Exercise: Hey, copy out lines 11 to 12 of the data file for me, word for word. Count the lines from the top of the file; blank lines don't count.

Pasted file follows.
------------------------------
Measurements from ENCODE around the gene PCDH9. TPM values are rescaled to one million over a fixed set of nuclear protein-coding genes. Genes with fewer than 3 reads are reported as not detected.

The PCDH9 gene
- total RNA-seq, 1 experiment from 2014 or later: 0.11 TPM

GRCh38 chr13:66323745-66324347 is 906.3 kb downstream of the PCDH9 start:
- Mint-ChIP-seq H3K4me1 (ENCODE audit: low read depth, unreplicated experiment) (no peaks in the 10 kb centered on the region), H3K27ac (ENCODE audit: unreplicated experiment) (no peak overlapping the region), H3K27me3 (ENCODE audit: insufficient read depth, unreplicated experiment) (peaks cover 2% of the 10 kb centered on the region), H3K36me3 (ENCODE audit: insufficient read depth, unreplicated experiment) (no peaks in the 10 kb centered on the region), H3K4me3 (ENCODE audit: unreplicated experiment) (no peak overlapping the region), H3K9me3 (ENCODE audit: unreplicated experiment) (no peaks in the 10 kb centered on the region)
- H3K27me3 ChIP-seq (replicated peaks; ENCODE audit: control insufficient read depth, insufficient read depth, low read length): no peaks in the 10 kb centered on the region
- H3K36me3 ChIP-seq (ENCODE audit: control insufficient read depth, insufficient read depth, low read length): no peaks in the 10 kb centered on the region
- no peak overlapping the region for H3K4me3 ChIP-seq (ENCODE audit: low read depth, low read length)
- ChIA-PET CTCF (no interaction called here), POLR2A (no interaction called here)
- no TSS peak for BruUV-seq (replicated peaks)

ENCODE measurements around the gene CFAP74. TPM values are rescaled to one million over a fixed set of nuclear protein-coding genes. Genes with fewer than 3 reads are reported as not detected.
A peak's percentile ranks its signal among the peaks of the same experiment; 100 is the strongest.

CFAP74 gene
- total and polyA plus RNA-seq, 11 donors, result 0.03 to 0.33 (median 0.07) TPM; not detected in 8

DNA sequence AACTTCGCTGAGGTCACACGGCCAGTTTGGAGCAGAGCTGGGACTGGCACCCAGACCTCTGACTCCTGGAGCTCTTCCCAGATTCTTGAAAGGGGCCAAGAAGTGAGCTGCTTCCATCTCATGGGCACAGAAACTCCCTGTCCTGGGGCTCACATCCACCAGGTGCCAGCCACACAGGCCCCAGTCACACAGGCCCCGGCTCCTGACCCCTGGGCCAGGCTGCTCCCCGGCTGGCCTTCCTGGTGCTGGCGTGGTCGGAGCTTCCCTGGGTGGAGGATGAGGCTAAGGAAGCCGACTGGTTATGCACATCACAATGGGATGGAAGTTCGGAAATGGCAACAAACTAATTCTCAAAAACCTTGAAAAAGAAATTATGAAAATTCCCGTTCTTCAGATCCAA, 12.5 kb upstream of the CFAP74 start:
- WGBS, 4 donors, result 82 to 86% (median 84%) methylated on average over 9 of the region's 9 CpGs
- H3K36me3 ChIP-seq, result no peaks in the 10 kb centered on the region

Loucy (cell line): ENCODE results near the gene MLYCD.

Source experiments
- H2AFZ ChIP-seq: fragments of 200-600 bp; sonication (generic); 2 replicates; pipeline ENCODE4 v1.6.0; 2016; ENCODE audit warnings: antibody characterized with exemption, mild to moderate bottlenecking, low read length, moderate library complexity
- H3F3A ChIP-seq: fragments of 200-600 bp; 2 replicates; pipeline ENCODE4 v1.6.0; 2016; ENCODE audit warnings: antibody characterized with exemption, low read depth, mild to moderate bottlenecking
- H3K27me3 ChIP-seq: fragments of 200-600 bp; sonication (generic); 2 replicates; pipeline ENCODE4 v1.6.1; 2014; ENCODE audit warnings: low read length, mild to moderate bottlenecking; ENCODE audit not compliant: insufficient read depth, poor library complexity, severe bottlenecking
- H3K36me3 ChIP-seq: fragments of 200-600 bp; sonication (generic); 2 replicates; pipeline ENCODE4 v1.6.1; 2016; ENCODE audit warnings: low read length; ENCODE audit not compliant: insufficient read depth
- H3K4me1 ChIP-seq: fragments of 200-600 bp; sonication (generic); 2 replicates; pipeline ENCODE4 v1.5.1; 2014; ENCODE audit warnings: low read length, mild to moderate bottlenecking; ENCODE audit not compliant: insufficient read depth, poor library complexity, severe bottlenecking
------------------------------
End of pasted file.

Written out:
ENCODE measurements around the gene CFAP74. TPM values are rescaled to one million over a fixed set of nuclear protein-coding genes. Genes with fewer than 3 reads are reported as not detected.
A peak's percentile ranks its signal among the peaks of the same experiment; 100 is the strongest.